An accident in Michigan led to the vehicle rolling over, causing numerous people in the lone vehicle involved in the wreck to suffer injuries. Thankfully, the injuries were only minor, which is somewhat miraculous when you consider the circumstances of the crash.
While our following source article may be a bit older, the topic of brain injuries and football is an ongoing and constantly evolving issue. The source talks about a newer study that found that high school football players would suffer brain abnormalities after a full season of "heavy hits" -- even if none of those heavy hits resulted in the player suffering a concussion.
Brain injuries are obviously very severe injuries that can leave an individual with life-long problems. In the short term, a person can struggle with memory, recognition, concentration and a host of other potential symptoms. In the long term, their physical and mental capacity can be affected. It's impossible to talk about the symptoms of a brain injury without being vague because the variety and severity of the effects of a brain injury are myriad.
It's early in the day and you're just getting into a groove for your work shift. You're walking around the work facility when you see one of your co-workers and you strike up a conversation. While the two of you are talking, another coworker spills some water on the ground a few yards down the hallway. Thinking nothing of it, that coworker moves along.
A rollover accident involving two cars in Michigan has left at least five people with injuries, two of which are young children. One of the children is a 3-year-old, while details on the other injured people were not readily available. There was an initial fear that one of the cars might explode, as leaking gas and a fire was spotted. But the fire went out and bystanders were able to help some of the injured people.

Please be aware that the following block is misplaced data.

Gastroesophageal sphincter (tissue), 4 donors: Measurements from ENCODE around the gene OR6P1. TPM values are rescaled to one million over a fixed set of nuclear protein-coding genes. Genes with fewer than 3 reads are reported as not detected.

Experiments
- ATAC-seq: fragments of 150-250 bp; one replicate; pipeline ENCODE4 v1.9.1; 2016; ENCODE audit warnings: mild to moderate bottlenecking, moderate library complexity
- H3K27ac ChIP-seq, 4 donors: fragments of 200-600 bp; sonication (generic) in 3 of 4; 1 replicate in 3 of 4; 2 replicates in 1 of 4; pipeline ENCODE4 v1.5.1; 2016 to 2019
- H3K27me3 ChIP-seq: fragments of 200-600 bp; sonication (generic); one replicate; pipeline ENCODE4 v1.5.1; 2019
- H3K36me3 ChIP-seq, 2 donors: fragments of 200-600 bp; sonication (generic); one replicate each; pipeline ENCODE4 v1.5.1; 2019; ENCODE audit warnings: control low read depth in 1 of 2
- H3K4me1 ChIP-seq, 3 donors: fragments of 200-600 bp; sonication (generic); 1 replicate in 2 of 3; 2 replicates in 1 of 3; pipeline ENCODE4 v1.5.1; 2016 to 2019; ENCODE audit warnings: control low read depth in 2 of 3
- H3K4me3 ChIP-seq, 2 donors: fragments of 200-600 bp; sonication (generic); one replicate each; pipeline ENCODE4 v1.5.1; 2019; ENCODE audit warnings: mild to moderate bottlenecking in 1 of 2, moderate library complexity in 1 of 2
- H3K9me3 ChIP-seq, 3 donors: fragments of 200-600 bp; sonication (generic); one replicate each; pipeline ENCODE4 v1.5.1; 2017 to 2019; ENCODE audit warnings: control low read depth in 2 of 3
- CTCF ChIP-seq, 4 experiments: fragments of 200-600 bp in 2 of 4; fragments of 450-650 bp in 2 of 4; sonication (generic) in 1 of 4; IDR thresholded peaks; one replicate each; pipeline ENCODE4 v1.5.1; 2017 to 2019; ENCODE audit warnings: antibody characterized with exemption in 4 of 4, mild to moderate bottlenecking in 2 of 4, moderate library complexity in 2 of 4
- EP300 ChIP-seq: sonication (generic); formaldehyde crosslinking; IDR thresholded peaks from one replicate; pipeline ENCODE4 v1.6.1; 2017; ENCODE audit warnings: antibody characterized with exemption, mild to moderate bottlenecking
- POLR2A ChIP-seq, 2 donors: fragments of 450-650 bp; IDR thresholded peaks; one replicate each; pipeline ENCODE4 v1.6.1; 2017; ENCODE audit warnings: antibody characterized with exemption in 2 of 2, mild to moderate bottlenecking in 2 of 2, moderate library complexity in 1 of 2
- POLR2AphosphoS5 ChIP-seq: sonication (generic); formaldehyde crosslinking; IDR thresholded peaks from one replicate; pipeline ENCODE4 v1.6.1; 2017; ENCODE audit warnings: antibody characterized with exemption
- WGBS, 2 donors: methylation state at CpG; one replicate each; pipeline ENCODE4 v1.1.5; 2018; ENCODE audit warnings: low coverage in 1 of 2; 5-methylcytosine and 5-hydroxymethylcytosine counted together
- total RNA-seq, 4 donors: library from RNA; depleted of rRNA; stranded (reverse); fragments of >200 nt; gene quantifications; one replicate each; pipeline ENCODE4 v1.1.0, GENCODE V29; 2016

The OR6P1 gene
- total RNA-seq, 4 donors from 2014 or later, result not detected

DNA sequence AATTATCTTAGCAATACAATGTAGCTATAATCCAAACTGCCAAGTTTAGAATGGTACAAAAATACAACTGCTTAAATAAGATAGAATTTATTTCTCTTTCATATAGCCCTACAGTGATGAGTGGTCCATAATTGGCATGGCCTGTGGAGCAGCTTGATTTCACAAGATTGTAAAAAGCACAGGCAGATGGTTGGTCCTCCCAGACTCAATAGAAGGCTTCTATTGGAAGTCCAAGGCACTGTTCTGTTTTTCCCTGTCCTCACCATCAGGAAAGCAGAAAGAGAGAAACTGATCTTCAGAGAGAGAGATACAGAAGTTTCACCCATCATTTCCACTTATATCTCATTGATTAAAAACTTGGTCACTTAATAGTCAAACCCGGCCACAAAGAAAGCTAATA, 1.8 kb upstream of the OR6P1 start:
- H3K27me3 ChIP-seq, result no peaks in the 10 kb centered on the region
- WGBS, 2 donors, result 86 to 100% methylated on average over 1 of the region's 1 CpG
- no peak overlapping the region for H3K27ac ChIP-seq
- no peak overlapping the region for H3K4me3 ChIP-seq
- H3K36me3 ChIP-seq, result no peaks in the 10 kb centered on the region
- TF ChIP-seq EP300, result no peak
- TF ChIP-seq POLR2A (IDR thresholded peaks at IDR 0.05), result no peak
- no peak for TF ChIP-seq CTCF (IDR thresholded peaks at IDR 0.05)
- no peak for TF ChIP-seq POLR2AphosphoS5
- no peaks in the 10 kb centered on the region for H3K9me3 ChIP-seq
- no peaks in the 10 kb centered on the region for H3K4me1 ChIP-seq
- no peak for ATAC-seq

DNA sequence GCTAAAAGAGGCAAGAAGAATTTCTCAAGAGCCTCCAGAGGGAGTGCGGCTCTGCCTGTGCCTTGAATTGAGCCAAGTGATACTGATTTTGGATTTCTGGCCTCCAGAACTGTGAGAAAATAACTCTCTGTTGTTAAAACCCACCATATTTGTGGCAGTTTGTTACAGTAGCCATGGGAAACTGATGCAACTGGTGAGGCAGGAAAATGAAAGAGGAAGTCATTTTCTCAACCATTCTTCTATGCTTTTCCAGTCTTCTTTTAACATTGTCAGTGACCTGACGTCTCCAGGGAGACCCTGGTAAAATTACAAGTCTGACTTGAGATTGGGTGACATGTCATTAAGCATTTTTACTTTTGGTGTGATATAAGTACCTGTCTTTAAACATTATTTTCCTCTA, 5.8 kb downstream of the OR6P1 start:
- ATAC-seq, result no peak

The world can be a dangerous place for our brains. Despite our hard skulls and safety equipment like helmets, people routinely suffer brain trauma in auto accidents, incidents at work, sports and many other ways.
Conventional medical wisdom has held a long time that teens and children have about a year to regain cognitive abilities after a traumatic brain injury. The belief was that, 12 months out from a TBI, a young person has recovered as much as he or she ever will.
More and more people are showing up in U.S. emergency rooms with a traumatic brain injury. This could be due to greater awareness of the need to treat brain trauma, more such injuries occurring, or some combination of both. Thus, the findings could be both positive and negative for those concerned about brain health.
Sometimes the truth is immediately ascertainable and apparent. However, sometimes the truth is difficult to uncover, difficult to understand or both. For many years, physicians, attorneys and parents have been led to believe that infants tend to suffer trauma to the brain as a result of a birth injury. New evidence suggests that while some infants do indeed suffer brain trauma as a direct result of birth injury, others may be harmed in the womb or even may be predisposed to brain injury due to factors present before they are conceived.
As everybody knows, a blow to the head can cause a concussion. This is true whether the hit takes place on the sports field or in a car accident. But why do some people seem to recover from concussions with no long-term effects, while others become affected by chronic traumatic encephalopathy, or CTE, later in life? Could it be in your genes whether or not you are vulnerable to brain injury?